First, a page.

Litter Training Your Cat
Anyone who has observed a cat grooming herself, patiently licking until every inch of fur has been washed, knows that cleanliness is an important feline trait. Simply put, cats like to stay clean.
That tendency is one for which cat owners can be exceedingly grateful, as it makes litter training a fairly easy process, unlike the more tedious house training that other pet owners may have in store for them.
While it is quite easy to litter train a cat, there are some things you can do to help your cat learn. First, find the right spot for her litter box. Your cat will be happiest if her litter box is in a slightly out-of-the-way area of the house, away from high-traffic areas.
If there are other animals or small children in your home, make sure they donít have access to the litter box. Your cat may find them disturbing.
Even if your other pets are cats as well, you may want to consider getting them separate litter boxes. Some cats donít like to eliminate in the same place as other cats. They see their litter boxes as their own territory.
Keep the litter box away from your catís food and water supply. Itís already been established that cats are very clean animals, and they donít like to eliminate near their eating area.
After youíve found an ideal spot for the litter box, the obvious next step is to show your cat where it is. Gently place her in the box and let her get used to the way it feels and smells. Some owners say it can help to rake your fingers, or even the catís paw, through the litter to demonstrate what the cat is to do with it.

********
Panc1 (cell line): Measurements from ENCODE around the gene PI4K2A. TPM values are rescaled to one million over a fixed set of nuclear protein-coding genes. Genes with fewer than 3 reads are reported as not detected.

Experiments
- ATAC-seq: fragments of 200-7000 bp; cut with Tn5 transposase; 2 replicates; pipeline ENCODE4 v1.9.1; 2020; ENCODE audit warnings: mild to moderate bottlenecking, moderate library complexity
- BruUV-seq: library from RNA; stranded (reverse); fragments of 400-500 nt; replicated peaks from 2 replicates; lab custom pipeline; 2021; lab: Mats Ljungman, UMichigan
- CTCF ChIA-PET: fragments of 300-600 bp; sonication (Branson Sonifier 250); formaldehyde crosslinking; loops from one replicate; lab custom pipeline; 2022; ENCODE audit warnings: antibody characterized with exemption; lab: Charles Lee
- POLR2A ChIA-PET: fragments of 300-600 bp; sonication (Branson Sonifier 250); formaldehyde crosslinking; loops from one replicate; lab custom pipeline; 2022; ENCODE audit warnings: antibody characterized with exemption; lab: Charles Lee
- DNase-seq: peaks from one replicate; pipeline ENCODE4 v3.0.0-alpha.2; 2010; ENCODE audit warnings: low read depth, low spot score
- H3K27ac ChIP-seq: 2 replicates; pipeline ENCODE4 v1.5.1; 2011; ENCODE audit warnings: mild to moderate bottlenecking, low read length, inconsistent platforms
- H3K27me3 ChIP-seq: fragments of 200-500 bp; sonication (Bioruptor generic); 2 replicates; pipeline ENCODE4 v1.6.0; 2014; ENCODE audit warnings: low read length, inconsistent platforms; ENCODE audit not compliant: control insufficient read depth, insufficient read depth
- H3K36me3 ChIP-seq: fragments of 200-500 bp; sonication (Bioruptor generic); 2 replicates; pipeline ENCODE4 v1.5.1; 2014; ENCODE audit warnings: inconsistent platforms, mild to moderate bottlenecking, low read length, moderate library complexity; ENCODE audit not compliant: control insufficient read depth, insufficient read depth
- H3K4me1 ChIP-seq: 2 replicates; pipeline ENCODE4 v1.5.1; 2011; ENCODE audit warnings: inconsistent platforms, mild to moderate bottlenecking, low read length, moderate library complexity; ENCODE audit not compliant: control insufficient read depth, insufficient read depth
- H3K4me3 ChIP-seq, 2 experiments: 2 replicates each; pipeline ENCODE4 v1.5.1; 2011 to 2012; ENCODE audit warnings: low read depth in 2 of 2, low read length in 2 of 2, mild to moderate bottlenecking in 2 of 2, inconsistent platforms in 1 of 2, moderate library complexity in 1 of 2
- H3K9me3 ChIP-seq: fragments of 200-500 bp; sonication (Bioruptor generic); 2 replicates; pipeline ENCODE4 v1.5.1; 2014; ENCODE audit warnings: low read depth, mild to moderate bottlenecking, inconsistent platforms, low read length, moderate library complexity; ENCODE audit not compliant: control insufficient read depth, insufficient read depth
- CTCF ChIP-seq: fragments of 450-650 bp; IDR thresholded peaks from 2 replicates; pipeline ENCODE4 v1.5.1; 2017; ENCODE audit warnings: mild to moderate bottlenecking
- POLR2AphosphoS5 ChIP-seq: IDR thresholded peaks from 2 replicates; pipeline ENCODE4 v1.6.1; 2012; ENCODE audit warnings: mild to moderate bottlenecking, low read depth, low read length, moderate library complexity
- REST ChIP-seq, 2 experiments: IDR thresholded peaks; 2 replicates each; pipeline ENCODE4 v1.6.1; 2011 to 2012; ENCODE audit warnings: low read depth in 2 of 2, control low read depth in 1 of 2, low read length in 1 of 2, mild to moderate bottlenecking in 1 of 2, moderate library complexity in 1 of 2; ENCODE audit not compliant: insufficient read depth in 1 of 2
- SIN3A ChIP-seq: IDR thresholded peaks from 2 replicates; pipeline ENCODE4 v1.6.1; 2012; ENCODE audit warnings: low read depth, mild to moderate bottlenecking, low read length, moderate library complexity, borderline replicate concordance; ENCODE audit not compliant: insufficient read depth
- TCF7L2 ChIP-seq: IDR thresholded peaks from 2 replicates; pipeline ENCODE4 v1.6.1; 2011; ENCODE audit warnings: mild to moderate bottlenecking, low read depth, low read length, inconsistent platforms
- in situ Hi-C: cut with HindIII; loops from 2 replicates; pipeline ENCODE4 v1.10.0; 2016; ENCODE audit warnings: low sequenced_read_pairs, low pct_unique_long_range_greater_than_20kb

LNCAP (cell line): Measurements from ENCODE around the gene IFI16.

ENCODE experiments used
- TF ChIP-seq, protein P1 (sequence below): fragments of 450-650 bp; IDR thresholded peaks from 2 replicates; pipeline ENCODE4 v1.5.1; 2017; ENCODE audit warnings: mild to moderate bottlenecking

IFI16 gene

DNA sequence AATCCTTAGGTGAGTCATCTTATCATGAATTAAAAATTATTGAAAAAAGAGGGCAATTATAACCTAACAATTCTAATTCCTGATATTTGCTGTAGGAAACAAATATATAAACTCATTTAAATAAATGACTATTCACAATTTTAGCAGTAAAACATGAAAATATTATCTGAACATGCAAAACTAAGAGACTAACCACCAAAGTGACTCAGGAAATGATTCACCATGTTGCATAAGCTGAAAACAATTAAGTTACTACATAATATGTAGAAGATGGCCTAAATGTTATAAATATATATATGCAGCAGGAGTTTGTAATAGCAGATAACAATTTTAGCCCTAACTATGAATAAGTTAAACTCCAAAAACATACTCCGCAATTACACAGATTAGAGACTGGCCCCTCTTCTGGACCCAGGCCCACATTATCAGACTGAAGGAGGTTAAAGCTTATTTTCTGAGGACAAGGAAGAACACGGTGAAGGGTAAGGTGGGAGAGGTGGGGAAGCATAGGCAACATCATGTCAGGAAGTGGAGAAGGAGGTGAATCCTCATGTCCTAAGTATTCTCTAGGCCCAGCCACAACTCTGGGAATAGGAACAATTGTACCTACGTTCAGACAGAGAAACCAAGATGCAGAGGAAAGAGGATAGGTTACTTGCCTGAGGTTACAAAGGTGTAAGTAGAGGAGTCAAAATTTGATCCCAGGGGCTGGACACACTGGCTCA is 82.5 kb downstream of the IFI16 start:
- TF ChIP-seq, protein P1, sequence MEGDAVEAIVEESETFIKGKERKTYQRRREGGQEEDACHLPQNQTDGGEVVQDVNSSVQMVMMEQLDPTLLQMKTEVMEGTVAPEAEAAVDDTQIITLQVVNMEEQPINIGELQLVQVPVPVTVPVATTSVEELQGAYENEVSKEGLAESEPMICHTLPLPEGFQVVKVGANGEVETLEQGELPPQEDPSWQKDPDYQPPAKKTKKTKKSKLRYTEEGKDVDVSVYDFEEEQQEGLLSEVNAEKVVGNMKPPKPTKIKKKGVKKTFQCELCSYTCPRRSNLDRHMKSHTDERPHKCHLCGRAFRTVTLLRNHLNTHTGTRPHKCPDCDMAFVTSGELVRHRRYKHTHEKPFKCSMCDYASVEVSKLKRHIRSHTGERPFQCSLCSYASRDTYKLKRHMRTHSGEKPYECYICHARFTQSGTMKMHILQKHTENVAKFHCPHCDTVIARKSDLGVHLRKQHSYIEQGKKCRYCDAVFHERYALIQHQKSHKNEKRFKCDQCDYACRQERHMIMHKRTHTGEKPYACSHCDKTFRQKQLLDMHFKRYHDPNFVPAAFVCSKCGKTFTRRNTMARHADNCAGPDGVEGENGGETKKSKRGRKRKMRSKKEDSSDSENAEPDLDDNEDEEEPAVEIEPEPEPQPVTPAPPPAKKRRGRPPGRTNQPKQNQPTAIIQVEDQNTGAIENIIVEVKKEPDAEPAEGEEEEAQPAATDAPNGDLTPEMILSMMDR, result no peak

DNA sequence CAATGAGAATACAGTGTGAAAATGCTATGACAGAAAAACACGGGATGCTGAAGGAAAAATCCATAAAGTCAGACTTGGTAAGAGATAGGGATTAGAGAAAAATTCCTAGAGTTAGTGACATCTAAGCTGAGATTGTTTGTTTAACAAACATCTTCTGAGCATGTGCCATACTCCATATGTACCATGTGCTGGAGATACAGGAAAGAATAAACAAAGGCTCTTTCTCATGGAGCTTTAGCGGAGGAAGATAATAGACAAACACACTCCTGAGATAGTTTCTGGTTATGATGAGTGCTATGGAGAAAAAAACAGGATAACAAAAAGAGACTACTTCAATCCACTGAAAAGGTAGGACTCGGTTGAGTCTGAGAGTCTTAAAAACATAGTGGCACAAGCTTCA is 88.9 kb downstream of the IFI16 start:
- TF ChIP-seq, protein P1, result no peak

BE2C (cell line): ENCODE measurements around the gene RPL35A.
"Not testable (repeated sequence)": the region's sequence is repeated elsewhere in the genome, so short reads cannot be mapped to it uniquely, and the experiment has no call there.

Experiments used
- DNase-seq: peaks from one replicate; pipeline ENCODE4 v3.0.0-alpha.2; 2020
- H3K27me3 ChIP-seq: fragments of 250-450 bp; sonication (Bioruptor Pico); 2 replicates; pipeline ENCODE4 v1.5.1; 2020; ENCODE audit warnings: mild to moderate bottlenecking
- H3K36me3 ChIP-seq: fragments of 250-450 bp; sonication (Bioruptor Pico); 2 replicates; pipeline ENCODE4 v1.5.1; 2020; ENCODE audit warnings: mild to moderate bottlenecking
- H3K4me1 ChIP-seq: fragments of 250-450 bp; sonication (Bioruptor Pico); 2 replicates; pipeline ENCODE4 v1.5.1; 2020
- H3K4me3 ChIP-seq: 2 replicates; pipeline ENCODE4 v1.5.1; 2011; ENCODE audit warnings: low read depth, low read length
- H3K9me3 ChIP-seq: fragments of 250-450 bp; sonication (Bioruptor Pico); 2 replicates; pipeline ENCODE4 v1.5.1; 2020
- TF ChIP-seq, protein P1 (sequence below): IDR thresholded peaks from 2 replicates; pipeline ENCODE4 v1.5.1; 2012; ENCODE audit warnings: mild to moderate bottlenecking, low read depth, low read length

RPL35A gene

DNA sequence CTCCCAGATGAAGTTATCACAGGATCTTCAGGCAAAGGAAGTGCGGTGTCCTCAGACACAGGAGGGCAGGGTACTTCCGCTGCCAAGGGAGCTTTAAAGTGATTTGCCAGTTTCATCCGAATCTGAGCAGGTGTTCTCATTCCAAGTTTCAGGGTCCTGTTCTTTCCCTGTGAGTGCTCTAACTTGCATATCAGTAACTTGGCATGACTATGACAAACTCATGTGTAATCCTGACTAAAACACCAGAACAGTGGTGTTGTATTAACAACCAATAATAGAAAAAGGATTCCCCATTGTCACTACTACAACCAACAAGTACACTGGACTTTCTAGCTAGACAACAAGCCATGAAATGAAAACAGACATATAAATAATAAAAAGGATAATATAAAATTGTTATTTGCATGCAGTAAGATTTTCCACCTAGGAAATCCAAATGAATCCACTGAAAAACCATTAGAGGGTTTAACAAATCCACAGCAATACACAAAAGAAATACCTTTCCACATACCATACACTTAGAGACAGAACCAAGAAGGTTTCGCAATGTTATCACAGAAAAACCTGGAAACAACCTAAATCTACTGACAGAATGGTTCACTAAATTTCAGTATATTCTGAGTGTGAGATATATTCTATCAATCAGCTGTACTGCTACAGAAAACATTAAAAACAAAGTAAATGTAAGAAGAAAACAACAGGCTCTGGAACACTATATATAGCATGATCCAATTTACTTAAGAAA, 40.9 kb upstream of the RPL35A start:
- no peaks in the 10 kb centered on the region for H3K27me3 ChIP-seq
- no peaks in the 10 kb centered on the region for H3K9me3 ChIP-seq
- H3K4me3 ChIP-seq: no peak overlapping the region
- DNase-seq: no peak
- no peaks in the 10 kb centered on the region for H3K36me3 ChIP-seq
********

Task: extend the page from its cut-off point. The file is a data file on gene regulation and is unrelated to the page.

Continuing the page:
Luckily for cat owners, itís instinctive for cats to bury their waste, so once they have a litter box to dig in, theyíll usually adapt to using it almost immediately.
Many cats wonít use their litter box if it gets too dirty, so be sure to scoop out the litter daily. Change the entire box once a week, washing out the box with a mixture of vinegar and water to remove odors if necessary.
If youíve taken all of these steps, your cat should adapt to using her litter box right away, and sheíll likely have very few accidents. If she does have an accident, try not to reprimand her.
Instead, take her immediately to her litter box and set her in it, praising her if she uses it. Clean up the accident immediately with the vinegar and water solution; if you get rid of the odor as quickly as possible, your cat wonít be as likely to revisit the area.
Every once in a while, a cat will refuse to use her litter box or will stop using it suddenly. There are several common causes, including stress or an overly dirty box. Your cat might also dislike her litter, so try changing your brand. If you own a male cat, and he has not been neutered, he may be marking his territory throughout your home.
If your cat wonít use her litter box, and a reason isnít apparent, contact your veterinarian. Some medical conditions, such as kidney stones or urinary tract infections, can cause cats to stop using their litter boxes.
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